I’m not quite sure why Foligno is so far off the tourist track. It’s a grand and colorful small city with a train station just outside the historic walls for easy accessibility. It’s also flat, a rarity for an Umbrian burg, which, along with its size, makes it easy to navigate. Plus, there are celebrations seemingly every week, offering travelers the opportunity to rub elbows with locals as they sample local goodies and observe lively spectacles together.
A stroll through town and a hop into any bar, and tourists are sure to notice the signs announcing the I Primi d’Italia festival (a celebration of first courses—how Italian can you get?) or Notte Rosa (a celebration of women in Foligno with music, dancing, lights, and exhibitions). And this all on top of Foligno’s storied Quintana festival, which takes place twice a year with parades and a jousting competition that will leave you breathless (video at the bottom of this post).
Many of these festivals include taverne, pop up restaurants that serve local meals at low prices in a communal atmosphere. There is more about taverne in my “Guide to Umbrian Festivals”, including how to navigate what can seem a bit overwhelming, but for the moment I just want to point out that while many Italian towns operate taverne in whatever open space they can find at the time of the festival, Foligno has dedicated historic spaces that are kept specifically for operating taverne. The one we went to the most often was outside a medieval tanning operation, with a covered area where workers once stretched the leather out to dry. The taverna abuts what was once a useful river for washing hides, but in one of Umbria’s many wars, the opposing armies dug a trench to divert the river around the town, depriving the people of their water source. A bold move. You’ll see the river is still active around the city walls, but there are hints of it within the town. The taverna is one such place.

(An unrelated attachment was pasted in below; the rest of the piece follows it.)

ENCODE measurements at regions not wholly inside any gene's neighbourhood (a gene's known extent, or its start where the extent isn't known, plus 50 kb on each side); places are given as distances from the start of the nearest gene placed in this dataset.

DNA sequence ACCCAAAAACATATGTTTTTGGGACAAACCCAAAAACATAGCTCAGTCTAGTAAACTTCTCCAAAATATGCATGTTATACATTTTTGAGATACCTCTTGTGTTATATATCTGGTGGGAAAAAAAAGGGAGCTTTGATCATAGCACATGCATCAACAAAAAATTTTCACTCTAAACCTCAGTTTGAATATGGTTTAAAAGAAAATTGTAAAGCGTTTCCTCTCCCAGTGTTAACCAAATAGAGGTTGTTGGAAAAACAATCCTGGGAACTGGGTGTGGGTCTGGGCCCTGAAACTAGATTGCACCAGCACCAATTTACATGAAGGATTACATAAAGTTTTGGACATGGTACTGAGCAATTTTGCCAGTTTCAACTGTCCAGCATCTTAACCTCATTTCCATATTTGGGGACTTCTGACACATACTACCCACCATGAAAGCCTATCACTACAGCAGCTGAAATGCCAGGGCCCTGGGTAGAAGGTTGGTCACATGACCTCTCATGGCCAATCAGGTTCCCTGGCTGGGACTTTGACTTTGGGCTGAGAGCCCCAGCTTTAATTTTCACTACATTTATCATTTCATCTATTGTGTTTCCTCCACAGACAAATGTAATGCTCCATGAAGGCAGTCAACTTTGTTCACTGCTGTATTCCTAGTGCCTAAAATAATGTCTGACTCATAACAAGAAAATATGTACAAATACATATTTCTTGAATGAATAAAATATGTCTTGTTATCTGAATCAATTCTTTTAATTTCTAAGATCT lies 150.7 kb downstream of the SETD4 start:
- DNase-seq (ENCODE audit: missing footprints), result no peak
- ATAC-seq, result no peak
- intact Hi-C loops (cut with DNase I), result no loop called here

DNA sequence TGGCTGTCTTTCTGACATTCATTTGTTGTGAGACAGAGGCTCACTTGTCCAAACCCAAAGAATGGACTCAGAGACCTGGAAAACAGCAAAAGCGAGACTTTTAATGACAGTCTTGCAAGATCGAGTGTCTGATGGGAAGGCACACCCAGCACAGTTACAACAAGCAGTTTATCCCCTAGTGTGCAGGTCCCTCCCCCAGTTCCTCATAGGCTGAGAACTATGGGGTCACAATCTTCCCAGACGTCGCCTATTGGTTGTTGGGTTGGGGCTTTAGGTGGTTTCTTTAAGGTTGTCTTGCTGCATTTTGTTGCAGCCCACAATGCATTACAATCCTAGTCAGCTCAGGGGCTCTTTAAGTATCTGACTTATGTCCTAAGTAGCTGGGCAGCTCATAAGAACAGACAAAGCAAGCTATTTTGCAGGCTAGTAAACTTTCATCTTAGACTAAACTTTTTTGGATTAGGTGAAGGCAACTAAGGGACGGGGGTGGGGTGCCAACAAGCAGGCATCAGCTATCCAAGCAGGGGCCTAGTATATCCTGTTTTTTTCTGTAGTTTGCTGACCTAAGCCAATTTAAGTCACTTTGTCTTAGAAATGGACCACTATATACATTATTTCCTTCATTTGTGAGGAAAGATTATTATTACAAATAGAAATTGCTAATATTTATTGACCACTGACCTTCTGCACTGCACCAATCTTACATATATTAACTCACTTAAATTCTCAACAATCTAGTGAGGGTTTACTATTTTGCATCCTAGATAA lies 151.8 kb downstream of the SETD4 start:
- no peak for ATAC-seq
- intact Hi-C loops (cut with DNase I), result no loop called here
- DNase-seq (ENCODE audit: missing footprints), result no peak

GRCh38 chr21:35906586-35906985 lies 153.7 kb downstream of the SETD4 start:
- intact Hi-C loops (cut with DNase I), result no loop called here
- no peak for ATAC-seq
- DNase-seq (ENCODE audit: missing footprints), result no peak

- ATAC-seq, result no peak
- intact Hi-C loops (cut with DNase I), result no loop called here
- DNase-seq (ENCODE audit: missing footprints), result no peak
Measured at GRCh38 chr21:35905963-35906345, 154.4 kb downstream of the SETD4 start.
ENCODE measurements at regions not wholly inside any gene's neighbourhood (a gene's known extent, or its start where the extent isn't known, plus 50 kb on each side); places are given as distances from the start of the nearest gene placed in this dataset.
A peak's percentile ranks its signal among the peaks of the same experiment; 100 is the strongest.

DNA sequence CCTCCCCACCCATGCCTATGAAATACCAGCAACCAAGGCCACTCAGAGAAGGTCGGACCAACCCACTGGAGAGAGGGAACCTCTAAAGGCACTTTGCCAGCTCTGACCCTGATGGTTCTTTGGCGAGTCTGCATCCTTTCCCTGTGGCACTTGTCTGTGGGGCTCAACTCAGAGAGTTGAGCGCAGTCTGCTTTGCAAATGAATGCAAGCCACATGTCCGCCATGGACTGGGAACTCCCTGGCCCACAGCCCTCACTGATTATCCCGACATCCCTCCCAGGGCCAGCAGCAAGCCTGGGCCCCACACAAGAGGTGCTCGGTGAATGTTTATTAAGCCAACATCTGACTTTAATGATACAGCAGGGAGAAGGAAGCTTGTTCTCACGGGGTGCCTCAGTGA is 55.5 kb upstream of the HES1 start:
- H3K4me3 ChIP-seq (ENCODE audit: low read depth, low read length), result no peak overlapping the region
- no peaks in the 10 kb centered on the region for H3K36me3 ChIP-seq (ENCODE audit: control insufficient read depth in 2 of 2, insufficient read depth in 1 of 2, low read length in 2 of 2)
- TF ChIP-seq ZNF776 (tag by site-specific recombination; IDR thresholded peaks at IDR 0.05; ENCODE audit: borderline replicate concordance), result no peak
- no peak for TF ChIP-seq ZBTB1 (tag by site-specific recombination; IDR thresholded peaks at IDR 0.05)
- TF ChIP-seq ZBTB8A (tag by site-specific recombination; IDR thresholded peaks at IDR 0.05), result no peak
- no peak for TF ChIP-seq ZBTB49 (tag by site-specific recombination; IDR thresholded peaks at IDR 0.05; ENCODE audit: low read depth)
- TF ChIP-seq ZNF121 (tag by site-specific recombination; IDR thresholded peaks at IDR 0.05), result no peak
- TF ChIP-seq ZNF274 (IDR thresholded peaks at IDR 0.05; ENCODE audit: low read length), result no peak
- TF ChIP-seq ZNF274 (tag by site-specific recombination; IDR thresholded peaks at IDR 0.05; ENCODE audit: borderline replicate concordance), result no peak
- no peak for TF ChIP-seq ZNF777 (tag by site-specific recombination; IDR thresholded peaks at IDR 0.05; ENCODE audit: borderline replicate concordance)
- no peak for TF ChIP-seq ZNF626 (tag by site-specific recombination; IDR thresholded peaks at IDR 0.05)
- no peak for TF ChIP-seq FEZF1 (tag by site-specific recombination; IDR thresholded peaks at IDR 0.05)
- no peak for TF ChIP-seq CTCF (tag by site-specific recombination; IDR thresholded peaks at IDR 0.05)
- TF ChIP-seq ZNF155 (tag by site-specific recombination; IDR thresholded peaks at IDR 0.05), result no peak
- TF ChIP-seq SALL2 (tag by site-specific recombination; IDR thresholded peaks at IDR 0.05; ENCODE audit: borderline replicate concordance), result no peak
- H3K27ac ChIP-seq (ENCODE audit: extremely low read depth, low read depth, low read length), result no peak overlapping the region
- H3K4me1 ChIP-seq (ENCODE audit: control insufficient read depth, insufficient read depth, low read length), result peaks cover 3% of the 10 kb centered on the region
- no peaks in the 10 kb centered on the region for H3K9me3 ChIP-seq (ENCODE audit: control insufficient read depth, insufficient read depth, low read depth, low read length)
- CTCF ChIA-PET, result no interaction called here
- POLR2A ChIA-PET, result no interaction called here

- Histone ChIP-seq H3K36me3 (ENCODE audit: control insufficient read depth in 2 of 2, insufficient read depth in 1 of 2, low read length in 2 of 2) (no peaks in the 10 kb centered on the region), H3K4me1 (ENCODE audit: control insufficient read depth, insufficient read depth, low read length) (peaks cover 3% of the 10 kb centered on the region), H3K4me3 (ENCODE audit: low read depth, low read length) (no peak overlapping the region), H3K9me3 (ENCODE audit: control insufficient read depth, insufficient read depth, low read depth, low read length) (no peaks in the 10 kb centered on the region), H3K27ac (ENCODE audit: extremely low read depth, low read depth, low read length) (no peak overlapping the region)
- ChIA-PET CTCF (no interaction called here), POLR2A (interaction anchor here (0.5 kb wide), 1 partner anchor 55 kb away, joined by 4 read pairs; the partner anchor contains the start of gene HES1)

There is a lot of neighborhood pride in Foligno, much as you might have heard about Siena (neighborhood demarcations are called Rioni in Foligno, rather than Contrade in Siena). Each neighborhood sponsors a horse for the Quintana. As such, locals in your chosen taverna may all sport neckerchiefs with designs of castles or wolves or trees.
I should also mention that the food scene in Foligno is staggering. Take an evening passeggiata (a lively scene in Foligno) and you'll see the streets packed and the outdoor restaurants full of a burbling crowd. Gelateria Crispini, close to the main piazza is a fabulous spot to get some gelato (I recommend the chestnut, or the Amalfi lemon).
The park, or canape, in Foligno is lovely. If you arrive with children, this is a great spot to sit down and let them burn off steam. We've enjoyed more than our share of kebabs in that park. Why kebabs? We have no idea. Somehow that's always what we craved while at the canape.